What is the moral lesson of Inferno?

The abiding moral lesson of the Inferno is that evil is always punished. Throughout his journey into hell, Dante the pilgrim comes across numerous people who, when they were alive, were rich and powerful. Many of them probably thought that they could act as they pleased without fear of any consequences. But the hideous punishments and tortures they are forced to endure is a reminder that actions always have repercussions.

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If there's one moral lesson from Dante's Inferno that bears repeating, it's that evil is always eventually punished and that everyone will one day suffer the consequences of their actions. In Dante's day, that meant going to hell, which just about everyone at that time believed was a literal place, full of fire and torment.

When Dante ventures into the depths of hell with Virgil as his trusty guide, he comes across many souls who, once upon a time, were famous (or infamous) back in the living world. Some of them are popes, like the notoriously venal and corrupt Boniface VIII; others are political leaders from Dante's own time like Farinata and Filippo Argenti. But all of them were either incredibly rich, powerful, or a combination of both.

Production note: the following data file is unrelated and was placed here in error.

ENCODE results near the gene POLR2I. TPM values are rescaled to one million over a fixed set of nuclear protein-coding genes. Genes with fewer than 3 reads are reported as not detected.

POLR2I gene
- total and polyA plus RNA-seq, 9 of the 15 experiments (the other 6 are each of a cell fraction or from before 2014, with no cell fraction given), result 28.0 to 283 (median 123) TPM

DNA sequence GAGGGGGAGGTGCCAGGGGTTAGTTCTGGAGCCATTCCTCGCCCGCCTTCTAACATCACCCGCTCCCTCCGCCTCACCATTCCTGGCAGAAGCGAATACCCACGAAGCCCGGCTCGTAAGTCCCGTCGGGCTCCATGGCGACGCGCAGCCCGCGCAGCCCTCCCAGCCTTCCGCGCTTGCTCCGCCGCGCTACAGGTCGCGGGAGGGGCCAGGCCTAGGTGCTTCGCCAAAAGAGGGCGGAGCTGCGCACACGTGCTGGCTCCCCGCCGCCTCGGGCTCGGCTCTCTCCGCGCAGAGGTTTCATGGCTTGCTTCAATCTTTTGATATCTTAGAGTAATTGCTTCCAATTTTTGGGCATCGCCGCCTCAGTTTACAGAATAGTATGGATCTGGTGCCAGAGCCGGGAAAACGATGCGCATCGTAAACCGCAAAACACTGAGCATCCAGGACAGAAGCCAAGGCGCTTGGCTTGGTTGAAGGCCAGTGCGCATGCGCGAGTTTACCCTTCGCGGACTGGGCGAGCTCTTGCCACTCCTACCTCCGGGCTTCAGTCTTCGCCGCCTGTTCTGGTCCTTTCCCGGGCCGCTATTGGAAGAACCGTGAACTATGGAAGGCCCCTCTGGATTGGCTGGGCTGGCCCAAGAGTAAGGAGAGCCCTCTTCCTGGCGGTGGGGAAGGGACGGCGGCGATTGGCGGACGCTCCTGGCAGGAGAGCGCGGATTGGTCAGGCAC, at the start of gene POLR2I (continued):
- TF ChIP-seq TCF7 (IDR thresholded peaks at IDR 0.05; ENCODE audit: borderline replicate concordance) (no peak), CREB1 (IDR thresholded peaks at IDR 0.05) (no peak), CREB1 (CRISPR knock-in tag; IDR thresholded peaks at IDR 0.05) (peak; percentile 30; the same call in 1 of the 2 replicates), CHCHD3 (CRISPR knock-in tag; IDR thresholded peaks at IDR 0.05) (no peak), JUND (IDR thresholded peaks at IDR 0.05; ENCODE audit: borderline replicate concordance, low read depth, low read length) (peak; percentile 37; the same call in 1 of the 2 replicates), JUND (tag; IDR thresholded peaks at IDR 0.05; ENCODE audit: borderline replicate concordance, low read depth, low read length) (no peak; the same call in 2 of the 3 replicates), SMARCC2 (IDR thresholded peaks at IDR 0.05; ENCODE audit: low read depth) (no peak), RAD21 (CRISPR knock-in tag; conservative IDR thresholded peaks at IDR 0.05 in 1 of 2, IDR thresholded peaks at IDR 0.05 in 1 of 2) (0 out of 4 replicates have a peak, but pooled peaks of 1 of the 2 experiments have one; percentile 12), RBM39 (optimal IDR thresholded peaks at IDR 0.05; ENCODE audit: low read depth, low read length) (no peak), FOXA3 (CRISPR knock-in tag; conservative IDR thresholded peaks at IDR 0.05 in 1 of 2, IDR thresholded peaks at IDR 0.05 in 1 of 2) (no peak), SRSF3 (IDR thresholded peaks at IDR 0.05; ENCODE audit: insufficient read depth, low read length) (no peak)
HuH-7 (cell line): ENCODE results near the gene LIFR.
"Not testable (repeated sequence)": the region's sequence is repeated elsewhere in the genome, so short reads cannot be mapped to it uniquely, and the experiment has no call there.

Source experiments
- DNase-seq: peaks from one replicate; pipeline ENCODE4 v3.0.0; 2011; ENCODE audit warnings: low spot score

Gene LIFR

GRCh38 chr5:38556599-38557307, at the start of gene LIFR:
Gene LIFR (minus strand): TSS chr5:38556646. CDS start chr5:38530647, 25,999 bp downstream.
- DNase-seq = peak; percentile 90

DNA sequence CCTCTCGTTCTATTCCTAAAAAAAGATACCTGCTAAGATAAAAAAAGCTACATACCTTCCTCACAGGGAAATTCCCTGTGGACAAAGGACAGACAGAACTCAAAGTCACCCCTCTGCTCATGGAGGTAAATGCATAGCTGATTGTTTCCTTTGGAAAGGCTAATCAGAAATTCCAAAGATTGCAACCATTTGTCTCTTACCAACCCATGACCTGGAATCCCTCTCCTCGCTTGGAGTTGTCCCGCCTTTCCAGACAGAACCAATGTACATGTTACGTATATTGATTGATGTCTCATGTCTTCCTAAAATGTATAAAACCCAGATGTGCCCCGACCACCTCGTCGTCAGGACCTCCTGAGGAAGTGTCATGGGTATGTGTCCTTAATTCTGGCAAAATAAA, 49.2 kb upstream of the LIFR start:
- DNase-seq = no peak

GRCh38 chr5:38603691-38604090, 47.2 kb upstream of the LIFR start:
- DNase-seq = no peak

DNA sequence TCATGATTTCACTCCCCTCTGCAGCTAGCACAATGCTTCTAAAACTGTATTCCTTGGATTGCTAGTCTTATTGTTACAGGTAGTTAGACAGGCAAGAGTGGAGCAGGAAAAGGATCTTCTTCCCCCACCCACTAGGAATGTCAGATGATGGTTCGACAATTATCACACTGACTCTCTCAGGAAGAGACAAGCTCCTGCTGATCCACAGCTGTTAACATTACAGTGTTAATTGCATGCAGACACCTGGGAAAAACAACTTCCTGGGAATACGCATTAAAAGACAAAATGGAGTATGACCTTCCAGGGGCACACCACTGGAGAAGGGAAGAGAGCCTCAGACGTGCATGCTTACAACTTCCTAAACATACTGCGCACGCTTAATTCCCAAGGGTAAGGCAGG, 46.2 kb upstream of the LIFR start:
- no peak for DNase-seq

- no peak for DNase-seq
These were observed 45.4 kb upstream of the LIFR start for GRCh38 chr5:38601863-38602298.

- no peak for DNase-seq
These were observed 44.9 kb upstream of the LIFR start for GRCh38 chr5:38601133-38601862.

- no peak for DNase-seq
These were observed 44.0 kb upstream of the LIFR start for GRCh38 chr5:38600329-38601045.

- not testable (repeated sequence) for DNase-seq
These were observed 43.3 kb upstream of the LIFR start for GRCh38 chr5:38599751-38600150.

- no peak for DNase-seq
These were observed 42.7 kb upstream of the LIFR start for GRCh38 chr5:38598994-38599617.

Though guilty of committing a wide range of sins, they are all sinners, and they all acted as if there would be no consequences for their actions. Dante's detailed descriptions of the often sickening punishments they receive act as a reminder to his readers that such an assumption is the height of arrogance and foolishness. According to Dante, it doesn't matter who a person is, no matter how rich, powerful, or aristocratic—if they commit evil acts, then they're going to hell, where they will be punished for all eternity.

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